The agency industry has been acting with delight over the likelihood that there will be a slim overall majority for the Conservatives in the new parliament.
Foxtons’ shares rose 13 per cent in the opening hour on the stock market this morning; Savills' shares rose about 7.5 per cent. Meanwhile central London chain Douglas & Gordon predicted that capital values in prime London would double in the next five years thanks to the result.
Countrywide’s chief executive Alison Platt says a flurry of activity is now likely.
“We now expect there to be greater activity in the housing market, especially in the £2m-plus markets facing the prospect of a Mansion Tax. We anticipate this Conservative government to turn its attention from implementing policies that stimulated demand in the housing market to addressing the lack of housing supply” she says.
Edward Heaton, who leads the high-end buying agency Heaton and Partners, says: “Prime country house prices could rise by as much as 10 per cent within weeks. There will be bun fights in the next few weeks for the best houses which come to the market as confidence in the top-end of the regional market returns.”
Savills’ research head, Lucian Cook - who had been a vocal opponent of the mansion tax in particular and was rebuked by former shadow chancellor Ed Balls for leading a Savills ‘scaremongering’ campaign - led the agency’s response to the results.
“We expect much of the deferred demand from the pre-election period to flow back into the prime market over the remainder of 2015 and 2016, particularly given that the spectre of a mansion tax is now removed from the market” he says, although he then adds that prime central London markets were already looking “much more fully priced” than other parts of the capital, even before the election.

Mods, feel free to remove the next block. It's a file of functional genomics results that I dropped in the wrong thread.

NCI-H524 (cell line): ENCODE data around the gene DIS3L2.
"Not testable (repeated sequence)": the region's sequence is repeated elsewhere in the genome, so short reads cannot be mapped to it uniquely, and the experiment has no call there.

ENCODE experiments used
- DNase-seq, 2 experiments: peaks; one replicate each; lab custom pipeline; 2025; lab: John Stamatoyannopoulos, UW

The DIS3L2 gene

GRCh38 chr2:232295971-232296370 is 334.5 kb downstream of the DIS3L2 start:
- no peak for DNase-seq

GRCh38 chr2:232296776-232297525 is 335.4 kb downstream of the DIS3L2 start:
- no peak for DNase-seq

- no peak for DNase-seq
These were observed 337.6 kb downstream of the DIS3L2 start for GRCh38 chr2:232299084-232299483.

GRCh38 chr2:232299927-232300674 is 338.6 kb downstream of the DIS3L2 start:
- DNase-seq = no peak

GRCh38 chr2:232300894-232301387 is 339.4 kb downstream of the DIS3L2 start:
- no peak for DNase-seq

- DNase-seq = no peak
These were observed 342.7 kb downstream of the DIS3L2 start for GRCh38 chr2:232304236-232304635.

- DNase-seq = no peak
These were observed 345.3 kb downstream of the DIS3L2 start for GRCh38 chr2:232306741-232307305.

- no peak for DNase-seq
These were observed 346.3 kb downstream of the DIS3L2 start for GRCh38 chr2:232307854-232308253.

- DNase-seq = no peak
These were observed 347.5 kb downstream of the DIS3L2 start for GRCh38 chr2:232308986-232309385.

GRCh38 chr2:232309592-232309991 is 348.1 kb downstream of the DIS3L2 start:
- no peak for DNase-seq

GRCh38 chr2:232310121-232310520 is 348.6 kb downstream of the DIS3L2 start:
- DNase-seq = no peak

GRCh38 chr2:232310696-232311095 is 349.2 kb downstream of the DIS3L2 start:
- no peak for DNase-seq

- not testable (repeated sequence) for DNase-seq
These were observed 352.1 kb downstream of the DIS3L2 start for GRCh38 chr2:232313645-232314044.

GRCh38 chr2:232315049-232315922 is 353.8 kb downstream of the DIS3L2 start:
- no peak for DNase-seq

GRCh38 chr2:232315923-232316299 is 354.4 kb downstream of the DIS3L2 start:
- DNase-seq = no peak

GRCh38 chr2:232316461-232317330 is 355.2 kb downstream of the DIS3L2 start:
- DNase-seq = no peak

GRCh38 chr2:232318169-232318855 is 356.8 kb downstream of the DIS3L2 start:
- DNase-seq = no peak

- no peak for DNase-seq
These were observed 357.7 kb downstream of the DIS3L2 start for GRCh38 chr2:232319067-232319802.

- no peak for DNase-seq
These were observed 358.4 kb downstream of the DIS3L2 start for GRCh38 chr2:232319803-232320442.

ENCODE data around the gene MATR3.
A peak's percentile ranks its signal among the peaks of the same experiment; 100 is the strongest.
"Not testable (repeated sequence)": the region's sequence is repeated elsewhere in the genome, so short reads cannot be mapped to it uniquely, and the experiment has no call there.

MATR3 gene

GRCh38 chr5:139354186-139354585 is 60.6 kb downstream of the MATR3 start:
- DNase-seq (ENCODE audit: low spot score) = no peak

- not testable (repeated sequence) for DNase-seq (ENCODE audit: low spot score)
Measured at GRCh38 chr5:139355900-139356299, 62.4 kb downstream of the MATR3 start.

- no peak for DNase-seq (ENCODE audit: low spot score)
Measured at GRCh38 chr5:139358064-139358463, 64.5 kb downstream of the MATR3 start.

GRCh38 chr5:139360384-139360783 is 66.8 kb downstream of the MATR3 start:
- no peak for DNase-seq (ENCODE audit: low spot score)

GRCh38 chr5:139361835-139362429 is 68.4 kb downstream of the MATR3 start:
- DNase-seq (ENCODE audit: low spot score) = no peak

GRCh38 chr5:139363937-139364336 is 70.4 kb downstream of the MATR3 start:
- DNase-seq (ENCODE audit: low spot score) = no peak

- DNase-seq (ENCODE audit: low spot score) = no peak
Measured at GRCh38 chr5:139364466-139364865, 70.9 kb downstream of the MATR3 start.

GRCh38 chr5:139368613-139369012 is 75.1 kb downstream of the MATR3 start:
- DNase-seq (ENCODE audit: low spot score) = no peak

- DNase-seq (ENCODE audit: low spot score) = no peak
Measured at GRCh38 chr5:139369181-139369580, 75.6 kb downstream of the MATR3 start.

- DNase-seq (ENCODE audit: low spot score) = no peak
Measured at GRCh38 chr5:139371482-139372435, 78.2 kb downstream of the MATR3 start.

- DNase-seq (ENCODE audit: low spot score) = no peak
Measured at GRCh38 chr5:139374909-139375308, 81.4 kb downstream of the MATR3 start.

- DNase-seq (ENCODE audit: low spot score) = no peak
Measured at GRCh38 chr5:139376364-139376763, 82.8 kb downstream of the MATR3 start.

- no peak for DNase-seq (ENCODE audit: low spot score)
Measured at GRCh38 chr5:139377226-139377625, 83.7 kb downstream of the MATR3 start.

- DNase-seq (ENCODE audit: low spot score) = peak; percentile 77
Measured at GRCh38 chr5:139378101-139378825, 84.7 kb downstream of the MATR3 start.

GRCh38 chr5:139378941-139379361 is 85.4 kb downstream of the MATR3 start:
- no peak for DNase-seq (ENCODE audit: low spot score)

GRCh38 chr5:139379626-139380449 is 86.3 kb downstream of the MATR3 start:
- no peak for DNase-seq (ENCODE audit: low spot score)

Nonetheless, Savills’ year prime market forecasts are for “steady growth” - its description for a 22.7 per cent rise in prime London prices and a 23.9 per cent rise in prime property prices outside the capital.
In Scotland, John Coleman of Smiths Gore - a rural agency recently acquired by Savills and about to be rebranded - says last year’s referendum had already led to the ‘factoring in’ of the SNP surge into the housing market. “It is now clear that we will have a strong Scottish government which will give some certainty to the market” he says.
However, not everyone believes the result is undiluted good news.
Adam Day of online estate agency Hatched says the result may make the market more buoyuant and push up prices unreasonably. “Prices are already far too high for buyers across the UK. I also believe passionately that everyone should have the chance to own their own home and all the help being offered to first time buyers, fuelling demand and therefore prices, means the Conservatives have not got it all right” says Day.
And Dominic Agace, chief executive officer of Winkworth estate agents, says the Tories should not be complacent. “The Tories need to ensure that more houses get built. I would like to see them making moves to get homes built on brownfield sites that they have identified."